Care must be taken when selecting the value of resistor R1, as a small value resistor will result in a large diode current when the load is connected and this will increase the power dissipation requirement of the diode which could become higher than the maximum power rating of the Zener and could damage it.
The value of the resistor to be used can be determined using the formula below.
R1 = (Vin – VZ) / IZ
R1 is the value of the series resistance.
Vin is the input voltage.
Vz which is same as Vout is the Zener voltage
And Iz is the Zener current.
By using this formula it becomes easy to ensure that the value of the resistor selected doesn’t lead to the flow of current higher than what the Zener can handle. One little problem experienced with Zener diode-based regulator circuits is that the Zener sometimes generate electrical noise on the supply rail, this problem may be solved by the addition of a large value decoupling capacitor across the diode. This helps stabilize the output of the Zener diode.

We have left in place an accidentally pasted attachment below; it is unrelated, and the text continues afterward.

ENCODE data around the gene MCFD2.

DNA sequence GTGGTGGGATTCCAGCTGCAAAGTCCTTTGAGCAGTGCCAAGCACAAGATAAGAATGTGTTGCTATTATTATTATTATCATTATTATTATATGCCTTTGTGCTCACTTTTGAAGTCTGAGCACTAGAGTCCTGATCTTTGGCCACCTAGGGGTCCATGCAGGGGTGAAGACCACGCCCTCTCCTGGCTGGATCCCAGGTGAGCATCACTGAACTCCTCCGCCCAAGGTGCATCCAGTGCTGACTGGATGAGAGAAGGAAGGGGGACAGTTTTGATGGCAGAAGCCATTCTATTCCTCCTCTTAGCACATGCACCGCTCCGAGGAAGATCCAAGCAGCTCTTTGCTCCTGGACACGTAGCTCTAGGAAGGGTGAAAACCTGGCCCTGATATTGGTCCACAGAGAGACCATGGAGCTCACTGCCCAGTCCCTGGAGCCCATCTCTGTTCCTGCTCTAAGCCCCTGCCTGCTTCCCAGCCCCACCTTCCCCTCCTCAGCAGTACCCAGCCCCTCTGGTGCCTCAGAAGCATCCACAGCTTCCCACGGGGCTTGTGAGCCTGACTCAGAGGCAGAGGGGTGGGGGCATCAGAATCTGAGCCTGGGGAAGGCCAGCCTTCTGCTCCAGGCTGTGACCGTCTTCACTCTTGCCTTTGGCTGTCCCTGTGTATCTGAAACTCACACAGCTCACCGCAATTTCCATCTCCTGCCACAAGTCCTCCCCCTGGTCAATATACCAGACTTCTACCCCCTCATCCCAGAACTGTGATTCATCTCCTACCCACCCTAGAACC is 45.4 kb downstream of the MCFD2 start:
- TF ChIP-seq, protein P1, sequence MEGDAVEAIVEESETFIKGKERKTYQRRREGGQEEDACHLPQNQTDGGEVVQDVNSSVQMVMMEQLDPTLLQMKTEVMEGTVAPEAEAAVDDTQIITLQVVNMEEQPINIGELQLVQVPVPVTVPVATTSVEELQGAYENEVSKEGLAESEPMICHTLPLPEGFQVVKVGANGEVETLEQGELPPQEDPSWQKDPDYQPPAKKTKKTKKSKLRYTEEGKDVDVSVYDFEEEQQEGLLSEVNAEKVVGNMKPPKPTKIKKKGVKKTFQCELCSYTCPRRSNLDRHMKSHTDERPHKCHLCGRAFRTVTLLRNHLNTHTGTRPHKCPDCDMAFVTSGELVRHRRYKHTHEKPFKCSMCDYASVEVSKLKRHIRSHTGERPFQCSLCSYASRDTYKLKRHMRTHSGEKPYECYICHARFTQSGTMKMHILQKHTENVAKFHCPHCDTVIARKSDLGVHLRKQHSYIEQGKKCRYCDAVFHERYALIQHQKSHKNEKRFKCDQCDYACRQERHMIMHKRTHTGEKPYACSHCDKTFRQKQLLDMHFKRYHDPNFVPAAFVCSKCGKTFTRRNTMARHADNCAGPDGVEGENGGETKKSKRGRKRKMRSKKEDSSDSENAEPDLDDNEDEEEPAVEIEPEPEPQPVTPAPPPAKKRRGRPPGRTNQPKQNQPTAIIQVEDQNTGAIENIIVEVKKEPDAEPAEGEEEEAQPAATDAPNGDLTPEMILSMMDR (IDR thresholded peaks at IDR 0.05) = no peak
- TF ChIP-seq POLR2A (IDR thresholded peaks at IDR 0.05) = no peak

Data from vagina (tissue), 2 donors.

Zener diode datasheet specifications
Zener diodes vary in specifications such as nominal working voltage, power dissipation, maximum reverse current, and packaging. Some commonly used specifications include:
Voltage Vz: The Zener voltage refers to the reverse breakdown voltage—2.4 V to about 200 V; can go up to 1 kV while the maximum for the surface-mounted device (SMD) is about 47 V).
Current Iz (max.): Maximum current at the rated Zener voltage Vz—200 uA to 200 A).
Current Iz (min.): Minimum current required for the diode to break down—5 mA and 10 mA.
Power rating: The maximum power the Zener diode can dissipate; given by the product of voltage across the diode and the current flowing through. Typical values are 400 mW, 500 mW, 1 W, and 5 W; for surface mounted, 200 mW, 350 mW, 500 mW, and 1 W are typical.